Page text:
CLEVELAND -- Many of the evaluations on quarterback Baker Mayfield said he would be too competitive to sit and wait his turn to take over an offense while learning the professional game, but starting at the bottom of the depth chart is exactly what he will do for the Cleveland Browns.
Despite selecting Mayfield with the No. 1 overall pick in the 2018 NFL Draft out of the University of Oklahoma, the Browns are committed to the idea of starting veteran Tyrod Taylor while letting the rookie earn his way up the depth chart.
“He is starting No. 3 right now,” Browns coach Hue Jackson said following the team’s final pick of the 2018 NFL Draft Saturday.
“He has got to work his way up. He has to earn it. We are not going to give anybody anything. Draft status is just that. You still got to earn the right to play for the Cleveland Browns, and that is what we are going to create here.”
PHOTOS | Oklahoma QB Baker Mayfield
After spending the No. 1 overall pick on Mayfield, Jackson is well aware of the sentiment that the rookie quarterback should play sooner rather than later.
“Baker is going to compete,” Jackson said. “However that unfolds, it unfolds. Right now, Tyrod is the starter. If Baker can understand the National Football League and all the rigors and the grinding that you have to go through, I am not going to ever stop a player from being the best he can be.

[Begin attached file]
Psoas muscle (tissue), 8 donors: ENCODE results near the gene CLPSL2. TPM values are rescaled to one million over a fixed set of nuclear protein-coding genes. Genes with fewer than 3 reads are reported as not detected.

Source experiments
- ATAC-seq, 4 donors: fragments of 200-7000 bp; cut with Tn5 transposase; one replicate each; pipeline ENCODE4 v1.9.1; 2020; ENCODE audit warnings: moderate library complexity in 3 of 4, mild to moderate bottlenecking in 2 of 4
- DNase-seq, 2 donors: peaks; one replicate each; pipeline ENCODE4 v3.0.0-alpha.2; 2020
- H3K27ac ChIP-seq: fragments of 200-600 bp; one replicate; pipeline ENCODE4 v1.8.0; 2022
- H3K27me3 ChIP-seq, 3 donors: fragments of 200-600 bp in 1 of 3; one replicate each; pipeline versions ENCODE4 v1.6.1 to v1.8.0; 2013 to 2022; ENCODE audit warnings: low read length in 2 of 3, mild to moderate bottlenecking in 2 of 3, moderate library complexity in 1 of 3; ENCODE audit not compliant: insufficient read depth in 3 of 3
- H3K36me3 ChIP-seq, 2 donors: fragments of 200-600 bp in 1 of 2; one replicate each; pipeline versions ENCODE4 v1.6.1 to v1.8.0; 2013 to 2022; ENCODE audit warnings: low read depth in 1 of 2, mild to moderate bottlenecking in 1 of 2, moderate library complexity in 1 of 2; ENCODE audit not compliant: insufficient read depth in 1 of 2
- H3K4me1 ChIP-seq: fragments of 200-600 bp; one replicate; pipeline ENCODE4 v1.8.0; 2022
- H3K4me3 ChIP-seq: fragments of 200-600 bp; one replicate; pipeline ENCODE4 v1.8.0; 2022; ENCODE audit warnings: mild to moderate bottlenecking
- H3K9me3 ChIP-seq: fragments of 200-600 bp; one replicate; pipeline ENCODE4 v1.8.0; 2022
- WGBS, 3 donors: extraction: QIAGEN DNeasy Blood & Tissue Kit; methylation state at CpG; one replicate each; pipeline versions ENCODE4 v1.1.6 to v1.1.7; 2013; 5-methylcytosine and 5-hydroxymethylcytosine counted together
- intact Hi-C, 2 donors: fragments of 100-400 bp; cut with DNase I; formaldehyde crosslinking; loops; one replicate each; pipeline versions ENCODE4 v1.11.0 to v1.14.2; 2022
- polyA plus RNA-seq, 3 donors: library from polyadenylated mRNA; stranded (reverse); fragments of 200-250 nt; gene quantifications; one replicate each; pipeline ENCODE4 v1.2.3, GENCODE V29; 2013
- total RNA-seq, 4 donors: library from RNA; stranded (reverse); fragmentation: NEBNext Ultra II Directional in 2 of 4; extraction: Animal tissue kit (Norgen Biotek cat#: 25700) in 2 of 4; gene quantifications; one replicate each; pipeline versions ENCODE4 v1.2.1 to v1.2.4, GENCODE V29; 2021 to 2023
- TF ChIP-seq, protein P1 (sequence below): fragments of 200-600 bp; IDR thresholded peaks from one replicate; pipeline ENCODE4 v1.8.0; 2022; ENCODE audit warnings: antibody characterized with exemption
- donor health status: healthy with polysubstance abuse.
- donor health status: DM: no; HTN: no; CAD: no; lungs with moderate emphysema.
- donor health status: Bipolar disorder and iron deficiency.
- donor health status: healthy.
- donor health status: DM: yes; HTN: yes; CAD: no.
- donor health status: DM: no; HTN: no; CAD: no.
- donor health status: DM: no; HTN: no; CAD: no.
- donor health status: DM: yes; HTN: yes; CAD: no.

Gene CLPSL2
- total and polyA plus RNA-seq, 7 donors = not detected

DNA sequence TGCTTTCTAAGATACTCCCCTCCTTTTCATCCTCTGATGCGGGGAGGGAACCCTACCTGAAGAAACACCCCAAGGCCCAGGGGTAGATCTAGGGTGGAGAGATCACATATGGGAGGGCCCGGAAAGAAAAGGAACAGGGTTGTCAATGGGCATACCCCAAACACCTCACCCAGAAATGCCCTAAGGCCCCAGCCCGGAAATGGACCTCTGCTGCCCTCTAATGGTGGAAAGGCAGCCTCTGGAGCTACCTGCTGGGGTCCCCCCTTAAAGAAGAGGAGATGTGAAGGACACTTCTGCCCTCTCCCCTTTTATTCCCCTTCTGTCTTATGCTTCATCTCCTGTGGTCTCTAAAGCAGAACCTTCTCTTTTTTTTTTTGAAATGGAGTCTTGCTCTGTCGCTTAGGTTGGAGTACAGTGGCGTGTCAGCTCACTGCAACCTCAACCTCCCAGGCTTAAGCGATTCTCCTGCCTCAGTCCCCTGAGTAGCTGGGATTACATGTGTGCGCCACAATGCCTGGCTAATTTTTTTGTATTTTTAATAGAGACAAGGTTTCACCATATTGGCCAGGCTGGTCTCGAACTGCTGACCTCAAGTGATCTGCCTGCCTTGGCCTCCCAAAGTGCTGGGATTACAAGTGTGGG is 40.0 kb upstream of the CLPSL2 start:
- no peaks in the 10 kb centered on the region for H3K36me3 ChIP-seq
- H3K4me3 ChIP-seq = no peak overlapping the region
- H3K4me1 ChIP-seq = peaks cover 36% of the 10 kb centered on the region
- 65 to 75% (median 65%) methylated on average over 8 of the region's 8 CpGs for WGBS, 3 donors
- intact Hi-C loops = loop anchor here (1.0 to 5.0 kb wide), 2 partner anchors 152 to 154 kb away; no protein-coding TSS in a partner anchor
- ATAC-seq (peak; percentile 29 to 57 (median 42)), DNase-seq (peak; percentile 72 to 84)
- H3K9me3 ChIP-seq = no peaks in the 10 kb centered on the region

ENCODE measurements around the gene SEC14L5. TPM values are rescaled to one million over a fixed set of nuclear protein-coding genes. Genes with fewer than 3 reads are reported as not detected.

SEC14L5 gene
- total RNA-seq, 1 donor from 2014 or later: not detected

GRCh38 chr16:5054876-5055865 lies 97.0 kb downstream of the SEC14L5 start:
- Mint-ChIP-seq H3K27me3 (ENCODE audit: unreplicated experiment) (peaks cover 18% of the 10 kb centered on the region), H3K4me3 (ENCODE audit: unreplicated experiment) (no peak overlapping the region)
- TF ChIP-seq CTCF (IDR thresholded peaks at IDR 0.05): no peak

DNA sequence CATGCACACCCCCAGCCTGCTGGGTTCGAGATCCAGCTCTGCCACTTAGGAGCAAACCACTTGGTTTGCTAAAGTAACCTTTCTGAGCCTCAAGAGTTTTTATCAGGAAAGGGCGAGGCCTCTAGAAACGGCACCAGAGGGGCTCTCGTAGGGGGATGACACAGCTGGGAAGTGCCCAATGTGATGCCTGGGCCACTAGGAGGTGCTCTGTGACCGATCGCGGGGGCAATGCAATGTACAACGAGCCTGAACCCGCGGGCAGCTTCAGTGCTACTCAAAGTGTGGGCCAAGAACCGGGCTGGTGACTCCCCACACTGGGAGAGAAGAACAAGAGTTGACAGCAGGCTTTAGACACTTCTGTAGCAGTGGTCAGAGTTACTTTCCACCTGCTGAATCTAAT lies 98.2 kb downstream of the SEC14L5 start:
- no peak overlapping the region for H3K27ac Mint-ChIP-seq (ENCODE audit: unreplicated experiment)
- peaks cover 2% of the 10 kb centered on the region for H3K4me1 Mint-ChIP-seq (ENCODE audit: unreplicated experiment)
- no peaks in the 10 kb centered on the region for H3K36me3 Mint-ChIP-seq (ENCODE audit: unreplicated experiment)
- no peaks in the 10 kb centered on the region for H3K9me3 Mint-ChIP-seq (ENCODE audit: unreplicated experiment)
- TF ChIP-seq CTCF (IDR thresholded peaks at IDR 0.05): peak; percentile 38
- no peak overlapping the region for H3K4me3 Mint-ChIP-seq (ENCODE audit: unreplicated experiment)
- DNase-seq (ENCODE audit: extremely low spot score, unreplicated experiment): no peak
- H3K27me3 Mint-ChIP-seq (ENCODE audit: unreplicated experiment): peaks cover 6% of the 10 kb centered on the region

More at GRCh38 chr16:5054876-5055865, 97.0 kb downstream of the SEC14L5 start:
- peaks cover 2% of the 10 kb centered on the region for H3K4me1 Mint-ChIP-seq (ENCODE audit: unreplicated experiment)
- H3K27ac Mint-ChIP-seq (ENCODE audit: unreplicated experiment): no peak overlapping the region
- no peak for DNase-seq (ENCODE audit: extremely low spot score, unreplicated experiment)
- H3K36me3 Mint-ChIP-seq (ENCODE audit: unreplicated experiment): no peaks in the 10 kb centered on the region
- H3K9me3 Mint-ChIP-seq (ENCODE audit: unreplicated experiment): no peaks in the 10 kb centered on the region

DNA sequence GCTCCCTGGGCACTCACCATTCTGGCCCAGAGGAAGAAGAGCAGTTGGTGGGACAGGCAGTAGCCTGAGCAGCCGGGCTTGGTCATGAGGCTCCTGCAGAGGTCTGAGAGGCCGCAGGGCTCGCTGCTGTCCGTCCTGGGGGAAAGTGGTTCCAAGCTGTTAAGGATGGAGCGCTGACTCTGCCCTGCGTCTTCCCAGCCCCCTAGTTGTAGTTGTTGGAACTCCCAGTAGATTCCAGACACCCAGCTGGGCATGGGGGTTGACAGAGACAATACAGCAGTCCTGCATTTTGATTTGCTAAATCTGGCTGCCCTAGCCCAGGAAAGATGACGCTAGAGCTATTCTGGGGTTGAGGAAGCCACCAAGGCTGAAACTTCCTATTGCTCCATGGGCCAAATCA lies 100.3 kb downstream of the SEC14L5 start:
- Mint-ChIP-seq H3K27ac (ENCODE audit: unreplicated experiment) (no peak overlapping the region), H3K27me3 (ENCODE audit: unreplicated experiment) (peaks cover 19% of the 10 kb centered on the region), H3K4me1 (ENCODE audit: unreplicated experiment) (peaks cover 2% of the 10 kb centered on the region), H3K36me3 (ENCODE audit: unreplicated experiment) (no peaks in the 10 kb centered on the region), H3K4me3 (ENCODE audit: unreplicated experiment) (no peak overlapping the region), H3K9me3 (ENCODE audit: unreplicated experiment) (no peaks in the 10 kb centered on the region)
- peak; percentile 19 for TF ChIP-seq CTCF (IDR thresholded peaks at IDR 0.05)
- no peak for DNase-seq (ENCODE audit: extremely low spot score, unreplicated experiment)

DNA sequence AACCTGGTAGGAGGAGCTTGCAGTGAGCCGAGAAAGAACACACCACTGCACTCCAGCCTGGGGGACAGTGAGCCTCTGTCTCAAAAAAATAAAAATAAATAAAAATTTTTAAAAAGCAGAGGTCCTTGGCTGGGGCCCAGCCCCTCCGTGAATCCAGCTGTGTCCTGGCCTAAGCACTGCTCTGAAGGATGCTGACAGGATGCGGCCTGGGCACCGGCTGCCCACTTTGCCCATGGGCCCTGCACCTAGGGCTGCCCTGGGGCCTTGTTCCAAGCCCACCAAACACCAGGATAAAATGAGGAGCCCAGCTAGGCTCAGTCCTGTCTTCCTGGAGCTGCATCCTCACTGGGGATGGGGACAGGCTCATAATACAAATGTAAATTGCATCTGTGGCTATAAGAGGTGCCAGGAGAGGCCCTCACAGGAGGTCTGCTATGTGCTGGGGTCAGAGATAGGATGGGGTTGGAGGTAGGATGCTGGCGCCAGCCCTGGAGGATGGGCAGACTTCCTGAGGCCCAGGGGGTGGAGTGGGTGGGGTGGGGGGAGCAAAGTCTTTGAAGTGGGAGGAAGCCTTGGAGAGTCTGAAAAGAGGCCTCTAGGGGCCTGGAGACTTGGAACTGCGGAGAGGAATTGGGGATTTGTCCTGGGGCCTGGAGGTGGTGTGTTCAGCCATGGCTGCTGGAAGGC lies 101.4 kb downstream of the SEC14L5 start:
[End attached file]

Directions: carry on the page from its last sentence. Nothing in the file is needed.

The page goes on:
“But we have a plan, and I want to work that plan as much as we can. Now, can a player supersede that? You never know. I have not had that happen. Right now, this team is going to be led by Tyrod Taylor.”
The 6-foot-1, 215-pound Mayfield put together a Heisman Trophy-winning campaign where he completed 285 of his 404 throws (70.5 percent) for 4,627 yards and 43 touchdowns against six interceptions to cap off a four-year career that started at Texas Tech University.
During his three years at Oklahoma and one season with the Texas Tech Red Raiders, Mayfield completed 1,026 of his 1,497 attempts (68.5 percent) for 14,607 yards and 131 touchdowns against only 30 interceptions.
“You watch his tape, and if you are really in tune to it, you will see him making all the decisions and the calls up front,” Jackson said. “That said a lot to me, and it is not just hold up a sign. He had to give the information to his offensive players while also making sure he understood the defense, and then, go back and execute at a high level.”
Regardless of what progress Mayfield shows during the offseason, in rookie minicamp, training camp and the preseason, after having to start rookie quarterbacks in each of his first two years with the Browns, Jackson is committed to doing what is best for all parties concerned.
“I have to do what is best for the football team, the organization, and the player,” Jackson said. “I do not think you want to put a player out there too soon if they are not ready to go. We have the luxury to do that and make sure that Baker is in the right spot before we ever put him in that predicament.”
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